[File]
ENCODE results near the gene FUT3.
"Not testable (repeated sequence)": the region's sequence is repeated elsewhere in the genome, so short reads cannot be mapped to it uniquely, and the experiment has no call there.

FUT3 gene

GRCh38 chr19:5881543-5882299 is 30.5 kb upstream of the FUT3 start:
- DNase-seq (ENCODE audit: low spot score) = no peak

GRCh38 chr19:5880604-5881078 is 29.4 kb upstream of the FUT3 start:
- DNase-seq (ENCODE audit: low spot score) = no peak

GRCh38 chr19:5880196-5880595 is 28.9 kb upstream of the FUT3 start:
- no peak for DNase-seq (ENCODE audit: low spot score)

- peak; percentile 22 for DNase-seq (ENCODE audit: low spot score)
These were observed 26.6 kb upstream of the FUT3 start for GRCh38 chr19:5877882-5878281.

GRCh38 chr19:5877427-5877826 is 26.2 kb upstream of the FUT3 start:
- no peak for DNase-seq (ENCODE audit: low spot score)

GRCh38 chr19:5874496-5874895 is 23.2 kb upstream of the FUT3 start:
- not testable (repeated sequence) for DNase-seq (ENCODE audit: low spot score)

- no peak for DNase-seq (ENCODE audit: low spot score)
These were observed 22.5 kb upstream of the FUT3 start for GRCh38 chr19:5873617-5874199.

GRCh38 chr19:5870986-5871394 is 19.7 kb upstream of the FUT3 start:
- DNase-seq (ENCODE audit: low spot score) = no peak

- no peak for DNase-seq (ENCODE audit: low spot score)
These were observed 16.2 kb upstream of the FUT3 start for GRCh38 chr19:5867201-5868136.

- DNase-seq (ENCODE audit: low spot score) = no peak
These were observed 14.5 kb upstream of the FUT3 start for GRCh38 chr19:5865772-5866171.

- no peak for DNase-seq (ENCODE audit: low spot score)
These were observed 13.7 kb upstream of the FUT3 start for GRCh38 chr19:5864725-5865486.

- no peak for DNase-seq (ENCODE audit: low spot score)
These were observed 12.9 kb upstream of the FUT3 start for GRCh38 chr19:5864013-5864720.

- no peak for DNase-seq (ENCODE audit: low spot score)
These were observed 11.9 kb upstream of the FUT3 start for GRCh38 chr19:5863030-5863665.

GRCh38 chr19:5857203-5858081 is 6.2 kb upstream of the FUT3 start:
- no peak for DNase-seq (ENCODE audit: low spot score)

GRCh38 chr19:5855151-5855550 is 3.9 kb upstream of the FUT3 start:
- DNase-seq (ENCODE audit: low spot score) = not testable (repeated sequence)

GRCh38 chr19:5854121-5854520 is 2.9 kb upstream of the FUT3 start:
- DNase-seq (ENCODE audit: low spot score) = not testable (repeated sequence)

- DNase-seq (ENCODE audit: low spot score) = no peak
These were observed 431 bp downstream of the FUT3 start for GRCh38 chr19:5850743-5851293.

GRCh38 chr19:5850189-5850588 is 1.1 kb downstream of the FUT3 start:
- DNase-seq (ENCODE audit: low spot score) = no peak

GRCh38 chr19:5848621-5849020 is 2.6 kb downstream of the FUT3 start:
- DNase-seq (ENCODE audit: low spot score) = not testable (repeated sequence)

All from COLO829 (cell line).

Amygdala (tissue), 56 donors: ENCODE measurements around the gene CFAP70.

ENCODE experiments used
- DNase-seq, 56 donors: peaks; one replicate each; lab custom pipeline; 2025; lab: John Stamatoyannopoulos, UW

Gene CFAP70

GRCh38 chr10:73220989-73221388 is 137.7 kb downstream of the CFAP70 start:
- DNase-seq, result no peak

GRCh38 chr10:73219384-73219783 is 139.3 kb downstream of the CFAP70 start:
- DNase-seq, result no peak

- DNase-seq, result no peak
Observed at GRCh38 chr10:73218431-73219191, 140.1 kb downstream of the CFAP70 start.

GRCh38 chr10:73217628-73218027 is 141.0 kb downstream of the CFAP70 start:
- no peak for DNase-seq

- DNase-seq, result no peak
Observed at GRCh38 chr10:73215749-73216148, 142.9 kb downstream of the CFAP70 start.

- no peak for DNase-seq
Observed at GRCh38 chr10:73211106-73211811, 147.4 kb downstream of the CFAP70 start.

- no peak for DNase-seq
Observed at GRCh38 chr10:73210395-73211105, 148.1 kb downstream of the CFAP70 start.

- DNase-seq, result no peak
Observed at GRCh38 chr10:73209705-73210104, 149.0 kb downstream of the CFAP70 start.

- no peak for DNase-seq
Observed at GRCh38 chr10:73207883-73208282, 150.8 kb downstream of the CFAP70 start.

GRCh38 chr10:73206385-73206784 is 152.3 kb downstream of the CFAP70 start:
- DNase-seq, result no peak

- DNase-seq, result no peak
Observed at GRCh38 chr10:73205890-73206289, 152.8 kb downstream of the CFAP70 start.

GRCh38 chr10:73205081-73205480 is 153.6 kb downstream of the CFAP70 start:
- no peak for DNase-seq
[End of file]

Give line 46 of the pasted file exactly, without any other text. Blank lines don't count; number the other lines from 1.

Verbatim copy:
Gene CFAP70